Gov. Pat McCrory had a tough few days in the headlines. The Republican candidate for Charlotte mayor suggested McCrory may have cost him votes. The governor’s controversial approach to speaking and governing drew front-page stories. And McCrory had to read in the New York Times about a handful of governors who are doing it right and being considered for higher office.
From this morning’s paper: Gov. Pat McCrory’s improvisational style is putting him in hot water and critics are questioning his credibility. At least a dozen times in his first 10 months as governor, McCrory’s remarks have sparked controversies.
Michael Munger, a Duke University political analyst who considers himself a McCrory fan, said the governor’s aw-shucks style honed as Charlotte mayor is leading to embarrassing mistakes. “He seems to have been blindsided,” Munger said, comparing McCrory to George W. Bush’s transition from Texas governor to president. “There is a narrative that he’s sort of a bumbler.”
Does this spell trouble ahead? Read more from the article – A1 in Raleigh and Charlotte – and see a list of some of his controversial statements.
***Even more North Carolina political analysis and headlines below in the Dome Morning Memo.***
Peacock said McCrory, the Republican governor and former Charlotte mayor, often came up when he talked to voters – and usually, not in a positive way. “What they would ask me is, ‘Are you going to be another Pat McCrory?’” Peacock said. “I do think it was a contributory factor. This was the anti- McCrory, anti-legislature sentiment.”
“These governors are, at least by comparison to lawmakers in Washington, capable and popular leaders, pushing through major legislation and trying to figure out ways, with mixed success, to avoid the partisan wrangling that has come to symbolize Washington.”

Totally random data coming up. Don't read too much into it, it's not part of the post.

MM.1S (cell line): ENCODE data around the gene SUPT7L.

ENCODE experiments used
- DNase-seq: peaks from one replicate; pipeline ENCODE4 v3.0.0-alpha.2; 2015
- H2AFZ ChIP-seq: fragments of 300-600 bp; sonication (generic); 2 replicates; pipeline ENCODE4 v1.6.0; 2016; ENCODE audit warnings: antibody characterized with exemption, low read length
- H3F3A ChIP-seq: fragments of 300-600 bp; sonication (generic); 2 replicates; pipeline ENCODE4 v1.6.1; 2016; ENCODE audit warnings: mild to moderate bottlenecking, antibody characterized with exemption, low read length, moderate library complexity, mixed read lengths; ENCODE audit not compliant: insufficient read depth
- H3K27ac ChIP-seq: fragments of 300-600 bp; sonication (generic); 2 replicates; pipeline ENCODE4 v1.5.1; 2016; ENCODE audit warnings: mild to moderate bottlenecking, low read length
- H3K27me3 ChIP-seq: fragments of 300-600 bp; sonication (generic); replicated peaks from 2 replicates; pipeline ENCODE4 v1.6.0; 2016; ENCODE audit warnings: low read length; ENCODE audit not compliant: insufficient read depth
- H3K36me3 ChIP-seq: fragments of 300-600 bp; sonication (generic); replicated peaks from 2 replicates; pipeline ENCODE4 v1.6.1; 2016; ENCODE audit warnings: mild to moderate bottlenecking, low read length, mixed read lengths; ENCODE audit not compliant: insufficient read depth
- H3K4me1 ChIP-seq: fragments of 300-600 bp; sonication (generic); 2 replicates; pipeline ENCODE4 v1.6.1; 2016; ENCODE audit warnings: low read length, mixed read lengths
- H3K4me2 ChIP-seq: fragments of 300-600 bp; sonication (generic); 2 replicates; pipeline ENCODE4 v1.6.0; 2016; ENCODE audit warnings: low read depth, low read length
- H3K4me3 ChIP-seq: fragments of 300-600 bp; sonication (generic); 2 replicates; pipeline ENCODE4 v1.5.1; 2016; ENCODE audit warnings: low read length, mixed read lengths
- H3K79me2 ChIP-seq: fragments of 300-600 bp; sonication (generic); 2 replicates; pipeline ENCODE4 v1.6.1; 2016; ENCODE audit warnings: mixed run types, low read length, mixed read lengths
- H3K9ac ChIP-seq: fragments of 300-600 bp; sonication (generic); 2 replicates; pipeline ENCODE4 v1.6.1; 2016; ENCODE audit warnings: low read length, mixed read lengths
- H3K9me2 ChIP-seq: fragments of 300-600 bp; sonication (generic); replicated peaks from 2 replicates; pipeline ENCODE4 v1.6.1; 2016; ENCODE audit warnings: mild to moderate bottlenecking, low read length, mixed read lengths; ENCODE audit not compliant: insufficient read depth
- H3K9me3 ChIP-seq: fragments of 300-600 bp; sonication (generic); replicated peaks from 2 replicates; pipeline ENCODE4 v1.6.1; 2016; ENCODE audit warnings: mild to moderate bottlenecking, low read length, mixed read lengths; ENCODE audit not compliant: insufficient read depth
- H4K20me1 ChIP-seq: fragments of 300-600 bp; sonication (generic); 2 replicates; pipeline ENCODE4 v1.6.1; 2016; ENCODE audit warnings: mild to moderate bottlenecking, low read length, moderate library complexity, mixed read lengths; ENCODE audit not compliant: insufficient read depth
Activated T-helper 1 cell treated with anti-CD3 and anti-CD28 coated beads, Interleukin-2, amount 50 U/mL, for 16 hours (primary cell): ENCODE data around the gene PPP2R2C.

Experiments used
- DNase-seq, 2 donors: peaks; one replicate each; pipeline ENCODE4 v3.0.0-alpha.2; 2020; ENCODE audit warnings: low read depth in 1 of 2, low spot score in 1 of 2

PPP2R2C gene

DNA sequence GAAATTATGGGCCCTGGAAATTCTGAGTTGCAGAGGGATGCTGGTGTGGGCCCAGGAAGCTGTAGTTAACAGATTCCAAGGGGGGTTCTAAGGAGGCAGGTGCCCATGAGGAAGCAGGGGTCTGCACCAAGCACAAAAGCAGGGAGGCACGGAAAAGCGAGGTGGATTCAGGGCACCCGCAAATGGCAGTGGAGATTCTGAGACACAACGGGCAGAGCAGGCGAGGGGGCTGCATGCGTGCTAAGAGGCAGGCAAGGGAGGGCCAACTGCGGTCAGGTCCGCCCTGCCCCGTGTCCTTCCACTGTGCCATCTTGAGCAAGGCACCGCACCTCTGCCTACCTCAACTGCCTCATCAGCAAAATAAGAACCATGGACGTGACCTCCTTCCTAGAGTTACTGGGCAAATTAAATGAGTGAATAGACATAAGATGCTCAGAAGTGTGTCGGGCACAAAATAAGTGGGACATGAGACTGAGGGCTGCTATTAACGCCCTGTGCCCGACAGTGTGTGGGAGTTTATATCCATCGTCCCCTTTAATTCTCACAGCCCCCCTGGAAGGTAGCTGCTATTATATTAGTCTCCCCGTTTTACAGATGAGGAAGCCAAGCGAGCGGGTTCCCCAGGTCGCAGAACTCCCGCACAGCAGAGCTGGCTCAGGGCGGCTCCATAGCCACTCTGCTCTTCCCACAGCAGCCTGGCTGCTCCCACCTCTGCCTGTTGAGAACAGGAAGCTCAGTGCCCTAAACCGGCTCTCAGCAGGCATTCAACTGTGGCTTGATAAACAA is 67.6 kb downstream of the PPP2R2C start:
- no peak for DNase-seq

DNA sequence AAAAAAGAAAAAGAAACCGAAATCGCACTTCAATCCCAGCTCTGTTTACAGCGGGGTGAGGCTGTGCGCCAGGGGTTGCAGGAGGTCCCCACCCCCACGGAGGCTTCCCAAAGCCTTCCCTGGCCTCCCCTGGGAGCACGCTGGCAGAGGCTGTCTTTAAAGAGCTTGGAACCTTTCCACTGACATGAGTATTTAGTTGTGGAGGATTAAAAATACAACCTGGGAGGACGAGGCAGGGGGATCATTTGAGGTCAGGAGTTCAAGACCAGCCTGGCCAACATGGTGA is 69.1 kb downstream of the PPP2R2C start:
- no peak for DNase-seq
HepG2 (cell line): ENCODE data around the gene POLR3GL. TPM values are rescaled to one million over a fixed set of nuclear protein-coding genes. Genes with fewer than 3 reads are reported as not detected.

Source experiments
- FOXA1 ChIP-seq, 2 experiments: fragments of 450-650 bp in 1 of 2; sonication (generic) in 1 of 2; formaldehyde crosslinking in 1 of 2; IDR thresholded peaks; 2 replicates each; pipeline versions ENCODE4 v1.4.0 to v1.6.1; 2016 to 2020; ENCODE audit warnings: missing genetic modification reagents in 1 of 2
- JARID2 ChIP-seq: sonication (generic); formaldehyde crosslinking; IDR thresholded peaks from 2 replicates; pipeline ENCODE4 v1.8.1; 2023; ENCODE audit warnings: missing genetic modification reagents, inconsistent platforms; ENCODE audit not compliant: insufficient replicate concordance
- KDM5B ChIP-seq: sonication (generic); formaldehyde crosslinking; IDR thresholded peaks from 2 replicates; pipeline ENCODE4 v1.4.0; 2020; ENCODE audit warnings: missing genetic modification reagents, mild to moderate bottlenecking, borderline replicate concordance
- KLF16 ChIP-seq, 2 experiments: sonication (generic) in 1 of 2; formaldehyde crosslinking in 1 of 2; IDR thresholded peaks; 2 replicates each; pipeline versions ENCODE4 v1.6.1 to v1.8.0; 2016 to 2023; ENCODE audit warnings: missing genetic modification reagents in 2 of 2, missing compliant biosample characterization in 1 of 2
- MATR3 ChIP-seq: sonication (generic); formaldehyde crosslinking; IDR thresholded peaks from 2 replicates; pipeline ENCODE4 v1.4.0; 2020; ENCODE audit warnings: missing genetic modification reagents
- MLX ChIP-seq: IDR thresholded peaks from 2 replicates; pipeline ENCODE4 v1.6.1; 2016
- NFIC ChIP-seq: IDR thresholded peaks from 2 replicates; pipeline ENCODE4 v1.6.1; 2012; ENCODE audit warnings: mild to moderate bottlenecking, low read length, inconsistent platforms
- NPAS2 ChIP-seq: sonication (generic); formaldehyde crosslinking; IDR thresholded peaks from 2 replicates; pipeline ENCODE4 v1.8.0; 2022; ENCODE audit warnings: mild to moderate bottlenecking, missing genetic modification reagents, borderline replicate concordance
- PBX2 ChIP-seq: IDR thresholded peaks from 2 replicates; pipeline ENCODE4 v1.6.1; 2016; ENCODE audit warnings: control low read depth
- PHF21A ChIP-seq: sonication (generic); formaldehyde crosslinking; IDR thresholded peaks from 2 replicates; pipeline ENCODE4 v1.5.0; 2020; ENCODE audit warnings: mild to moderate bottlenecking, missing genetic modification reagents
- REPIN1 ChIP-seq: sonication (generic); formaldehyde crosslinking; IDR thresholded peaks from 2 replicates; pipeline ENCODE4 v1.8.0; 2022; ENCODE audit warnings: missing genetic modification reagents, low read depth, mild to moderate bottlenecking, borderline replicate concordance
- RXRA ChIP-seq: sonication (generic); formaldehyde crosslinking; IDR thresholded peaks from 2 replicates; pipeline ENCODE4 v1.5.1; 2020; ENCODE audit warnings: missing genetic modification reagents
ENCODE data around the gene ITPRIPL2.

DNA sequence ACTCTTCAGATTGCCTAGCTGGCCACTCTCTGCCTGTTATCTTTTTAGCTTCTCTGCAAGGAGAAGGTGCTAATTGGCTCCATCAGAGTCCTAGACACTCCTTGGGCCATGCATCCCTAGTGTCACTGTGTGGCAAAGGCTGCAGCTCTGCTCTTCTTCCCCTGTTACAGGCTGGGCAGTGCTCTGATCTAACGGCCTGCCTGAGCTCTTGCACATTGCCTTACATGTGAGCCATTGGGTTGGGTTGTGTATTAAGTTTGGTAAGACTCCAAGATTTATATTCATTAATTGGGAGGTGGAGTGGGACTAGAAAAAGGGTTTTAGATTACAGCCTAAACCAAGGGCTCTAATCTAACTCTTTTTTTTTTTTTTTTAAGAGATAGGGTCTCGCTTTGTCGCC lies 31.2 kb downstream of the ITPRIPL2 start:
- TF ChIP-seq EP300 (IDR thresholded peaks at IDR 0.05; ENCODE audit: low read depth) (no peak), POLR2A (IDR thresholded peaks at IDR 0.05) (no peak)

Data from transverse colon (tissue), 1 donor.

You have to wonder, if things had gone differently this year, very differently, whether North Carolina and Gov. Pat McCrory might enter this picture. Read the full article here.
That's what Guilford County Republican Party Chairman Michael Picarellis says, according to The Greensboro News & Record. Some people have been waiting for this chance for a decade, he said.
But once the primary is settled, the GOP isn't counting on an easy victory lap. Redrawn boundaries have made the 6th Congressional District a little less conservative, in order to bolster Republican chances in neighboring districts. It now extends into parts of Durham and Orange counties.
"As a result of redistricting, the district is now a more Democratic district. That’s bad news for Republicans," Coble said upon announcing his intentions on Thursday, the newspaper reported. "I think the right Democrat could win."
Those were galvanizing words for the only declared Democratic candidate so far: Laura Fjeld, a former UNC system official. Her campaign was quick to spread Coble's words far and wide.
The awards celebration began in 1982, and since 1985 in odd-numbered years the state party honors someone from each congressional district. There will also be three statewide awards.